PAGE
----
Chris Tepedino is a feature writer that has written extensively about car insurance for numerous websites. He has a college degree in communication from the University of Tennessee and has experience reporting, research investigative pieces…

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Rachael Brennan has been working in the insurance industry since 2006 when she began working as a licensed insurance representative for 21st Century Insurance, during which time she earned her Property and Casualty license in all 50 states…

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Reviewed byRachael Brennan
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UPDATED: Sep 16, 2020

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If you’re reading this right now, you’ve probably fallen into an unusual situation where you need to get car insurance for a car that is not registered to you.

First of all, congratulations on being a responsible driver. But the bad news is that you may be in for a bit of a challenge. And it can be an expensive one too. Even if you would qualify for cheap car insurance rates, insuring a car you don’t own can be costly. But we’re here to help.

That’s why we’ve written this handy guide on how to get insurance for a car that isn’t registered in your name. With any luck, you’ll be successful in accomplishing this task — and save money at the same time! One of the best ways to save money on your insurance is to comparison shop. You can use our FREE comparison tool to get multiple quotes right now.

When Someone Else’s Vehicle Falls in Your Lap

So how, exactly, does someone find themselves in a situation where they need insurance for a car that doesn’t technically belong to them? There are actually many plausible scenarios in which a driver may need insurance for a particular vehicle, or just for themselves as a driver, but not be listed on any vehicle’s registration. Some of those include:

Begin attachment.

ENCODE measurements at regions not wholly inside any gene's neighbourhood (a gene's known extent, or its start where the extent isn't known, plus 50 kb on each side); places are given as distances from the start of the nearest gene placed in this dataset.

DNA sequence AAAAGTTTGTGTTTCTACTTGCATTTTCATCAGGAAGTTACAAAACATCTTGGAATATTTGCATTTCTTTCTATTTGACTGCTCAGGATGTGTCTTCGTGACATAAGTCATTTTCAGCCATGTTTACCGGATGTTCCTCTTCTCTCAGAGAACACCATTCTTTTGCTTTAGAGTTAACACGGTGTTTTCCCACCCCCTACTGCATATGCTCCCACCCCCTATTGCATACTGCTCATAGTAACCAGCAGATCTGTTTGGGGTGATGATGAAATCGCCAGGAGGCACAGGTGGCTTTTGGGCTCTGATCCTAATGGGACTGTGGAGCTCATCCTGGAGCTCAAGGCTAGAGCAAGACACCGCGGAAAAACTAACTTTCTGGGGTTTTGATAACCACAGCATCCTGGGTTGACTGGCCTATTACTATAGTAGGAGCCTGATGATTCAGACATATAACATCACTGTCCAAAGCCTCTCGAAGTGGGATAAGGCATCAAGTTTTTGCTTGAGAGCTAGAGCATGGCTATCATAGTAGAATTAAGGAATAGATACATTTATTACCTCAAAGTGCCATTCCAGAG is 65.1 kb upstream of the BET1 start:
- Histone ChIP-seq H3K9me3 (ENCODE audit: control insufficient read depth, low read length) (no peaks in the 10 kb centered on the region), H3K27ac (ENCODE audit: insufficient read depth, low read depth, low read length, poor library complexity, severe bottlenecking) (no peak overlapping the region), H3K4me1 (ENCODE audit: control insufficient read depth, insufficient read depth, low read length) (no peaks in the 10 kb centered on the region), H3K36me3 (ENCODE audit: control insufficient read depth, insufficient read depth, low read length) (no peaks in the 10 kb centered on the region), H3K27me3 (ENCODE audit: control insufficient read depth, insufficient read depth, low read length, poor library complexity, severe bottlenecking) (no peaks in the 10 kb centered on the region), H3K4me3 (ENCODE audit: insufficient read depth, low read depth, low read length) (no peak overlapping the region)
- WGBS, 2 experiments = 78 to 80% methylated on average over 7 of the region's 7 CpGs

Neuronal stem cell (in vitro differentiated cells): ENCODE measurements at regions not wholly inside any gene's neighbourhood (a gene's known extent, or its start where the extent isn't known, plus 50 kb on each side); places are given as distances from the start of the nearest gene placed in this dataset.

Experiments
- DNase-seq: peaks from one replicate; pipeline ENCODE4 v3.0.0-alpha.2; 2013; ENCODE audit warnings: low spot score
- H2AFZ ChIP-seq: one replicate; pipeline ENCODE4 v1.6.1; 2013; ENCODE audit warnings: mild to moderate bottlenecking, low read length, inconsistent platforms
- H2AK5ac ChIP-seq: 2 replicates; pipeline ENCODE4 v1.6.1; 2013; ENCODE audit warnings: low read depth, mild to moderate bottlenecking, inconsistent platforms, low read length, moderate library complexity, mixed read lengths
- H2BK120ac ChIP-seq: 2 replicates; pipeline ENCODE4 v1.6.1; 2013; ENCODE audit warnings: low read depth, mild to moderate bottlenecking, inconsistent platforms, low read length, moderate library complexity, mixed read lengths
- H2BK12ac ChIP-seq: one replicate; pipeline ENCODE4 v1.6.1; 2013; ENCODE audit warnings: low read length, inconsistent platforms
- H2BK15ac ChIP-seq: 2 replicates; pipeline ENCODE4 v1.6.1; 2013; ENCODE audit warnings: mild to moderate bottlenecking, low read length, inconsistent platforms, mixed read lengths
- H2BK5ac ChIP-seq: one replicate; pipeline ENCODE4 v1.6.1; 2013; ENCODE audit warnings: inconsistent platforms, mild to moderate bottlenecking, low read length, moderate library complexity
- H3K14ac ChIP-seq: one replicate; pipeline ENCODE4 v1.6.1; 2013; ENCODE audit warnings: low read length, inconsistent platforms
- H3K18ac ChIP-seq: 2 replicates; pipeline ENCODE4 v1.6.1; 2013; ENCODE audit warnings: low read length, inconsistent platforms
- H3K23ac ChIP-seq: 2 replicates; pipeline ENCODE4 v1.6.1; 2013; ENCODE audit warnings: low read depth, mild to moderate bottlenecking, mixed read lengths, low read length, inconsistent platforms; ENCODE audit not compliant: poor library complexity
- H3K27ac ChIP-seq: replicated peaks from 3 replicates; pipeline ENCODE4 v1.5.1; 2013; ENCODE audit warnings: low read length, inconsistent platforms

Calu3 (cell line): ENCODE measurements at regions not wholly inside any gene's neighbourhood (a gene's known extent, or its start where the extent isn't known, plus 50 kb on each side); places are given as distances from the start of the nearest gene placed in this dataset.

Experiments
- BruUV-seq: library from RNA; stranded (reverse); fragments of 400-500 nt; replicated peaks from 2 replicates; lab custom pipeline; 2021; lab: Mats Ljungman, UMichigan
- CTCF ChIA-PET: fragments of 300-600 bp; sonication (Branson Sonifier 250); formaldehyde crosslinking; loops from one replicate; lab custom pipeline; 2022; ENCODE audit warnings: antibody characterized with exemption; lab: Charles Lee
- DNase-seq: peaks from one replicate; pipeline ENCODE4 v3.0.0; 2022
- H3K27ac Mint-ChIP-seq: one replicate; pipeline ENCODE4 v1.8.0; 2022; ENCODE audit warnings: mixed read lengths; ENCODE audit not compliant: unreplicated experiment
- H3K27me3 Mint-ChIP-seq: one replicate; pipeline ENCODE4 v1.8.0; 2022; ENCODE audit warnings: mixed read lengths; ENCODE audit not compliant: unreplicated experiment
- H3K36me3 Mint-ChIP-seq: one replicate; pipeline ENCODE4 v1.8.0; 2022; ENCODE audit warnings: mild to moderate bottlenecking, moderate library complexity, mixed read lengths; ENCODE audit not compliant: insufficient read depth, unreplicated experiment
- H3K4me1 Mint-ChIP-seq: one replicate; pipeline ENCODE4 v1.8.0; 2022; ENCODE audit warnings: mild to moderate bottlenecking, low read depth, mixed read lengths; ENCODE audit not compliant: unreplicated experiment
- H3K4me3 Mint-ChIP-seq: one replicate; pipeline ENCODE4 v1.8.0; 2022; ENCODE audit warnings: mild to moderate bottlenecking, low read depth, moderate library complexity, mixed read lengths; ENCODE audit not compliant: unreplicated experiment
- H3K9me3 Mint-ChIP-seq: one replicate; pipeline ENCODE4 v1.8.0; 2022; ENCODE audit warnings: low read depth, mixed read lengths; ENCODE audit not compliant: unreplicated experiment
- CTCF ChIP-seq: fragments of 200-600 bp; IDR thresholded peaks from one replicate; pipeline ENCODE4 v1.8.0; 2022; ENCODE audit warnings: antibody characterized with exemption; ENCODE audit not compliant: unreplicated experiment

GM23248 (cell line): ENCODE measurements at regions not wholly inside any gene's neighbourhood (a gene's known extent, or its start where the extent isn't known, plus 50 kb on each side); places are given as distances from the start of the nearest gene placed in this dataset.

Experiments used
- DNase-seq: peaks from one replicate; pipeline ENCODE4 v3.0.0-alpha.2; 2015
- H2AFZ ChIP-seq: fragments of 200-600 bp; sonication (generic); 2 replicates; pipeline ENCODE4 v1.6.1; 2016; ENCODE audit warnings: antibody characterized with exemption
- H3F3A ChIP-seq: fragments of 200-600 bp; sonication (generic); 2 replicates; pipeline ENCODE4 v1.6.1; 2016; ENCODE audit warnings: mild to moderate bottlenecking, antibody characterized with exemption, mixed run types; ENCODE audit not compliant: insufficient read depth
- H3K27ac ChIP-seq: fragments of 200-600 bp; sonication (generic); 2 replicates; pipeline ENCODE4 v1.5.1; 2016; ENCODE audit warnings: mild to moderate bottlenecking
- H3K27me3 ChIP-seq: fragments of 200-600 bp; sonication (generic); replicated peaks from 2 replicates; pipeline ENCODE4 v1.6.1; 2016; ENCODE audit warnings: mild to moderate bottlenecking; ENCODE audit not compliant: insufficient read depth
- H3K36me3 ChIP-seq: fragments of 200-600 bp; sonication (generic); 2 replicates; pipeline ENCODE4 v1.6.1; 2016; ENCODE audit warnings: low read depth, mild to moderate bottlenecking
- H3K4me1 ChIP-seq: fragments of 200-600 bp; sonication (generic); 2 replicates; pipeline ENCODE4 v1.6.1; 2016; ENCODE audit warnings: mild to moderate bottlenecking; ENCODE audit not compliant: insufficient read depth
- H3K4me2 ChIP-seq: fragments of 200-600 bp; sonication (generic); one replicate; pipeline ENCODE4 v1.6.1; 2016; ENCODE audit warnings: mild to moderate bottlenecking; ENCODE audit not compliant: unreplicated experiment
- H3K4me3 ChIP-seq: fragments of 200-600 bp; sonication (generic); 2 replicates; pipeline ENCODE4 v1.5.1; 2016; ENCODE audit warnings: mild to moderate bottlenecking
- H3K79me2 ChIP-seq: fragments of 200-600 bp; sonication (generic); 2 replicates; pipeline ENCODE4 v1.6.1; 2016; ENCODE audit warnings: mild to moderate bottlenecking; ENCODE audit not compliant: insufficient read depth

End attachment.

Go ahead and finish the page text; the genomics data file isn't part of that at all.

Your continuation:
• A young driver who relies on their parent’s vehicle for transportation
  • A service worker (such as a nanny or babysitter) who uses their client’s vehicle(s) for transportation
  • Someone who frequently borrows the vehicle of a friend or family member
  • If you inherited a vehicle from a deceased loved one

Some people in the situations above may not actively be looking for insurance on a vehicle that they are not registered with. For example, the parent of a teenage driver may think they’re saving themselves money by letting their child borrow their vehicle without listing them as a driver on their insurance policy. As you can see in the chart below, this may make financial sense in the moment:

Family Insurance Premiums Legend: Parent Only Policy Teenage Driver Premiums Family Policy Premiums State Farm Mercury Encompass Allstate 50 100 150 200 250 300 350 400 450 500 $130 $346 $275 $128 $527 $466 $151 $475 $141 $395 $461

But if anything happens to that vehicle while your teen drivers behind the wheel, or any other driver for that matter, things can get very complicated very quickly. And you can rest assured that they will get expensive, too.

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How Much Will Such a Policy Cost?

With the exception of inheriting a vehicle from a loved one who has passed, taking out an insurance policy on a vehicle you do not own may be a costly venture for both you and the registered owner. For starters, you may end up forcing the original owner into a situation where they have a lapse in insurance coverage. As you can see in the chart below, any driver applying for insurance after a lapse in coverage will be facing a serious spike in monthly premiums based on the fact that most insurance companies consider them to be a high-risk driver. Many companies will actually reject drivers based on that circumstance alone.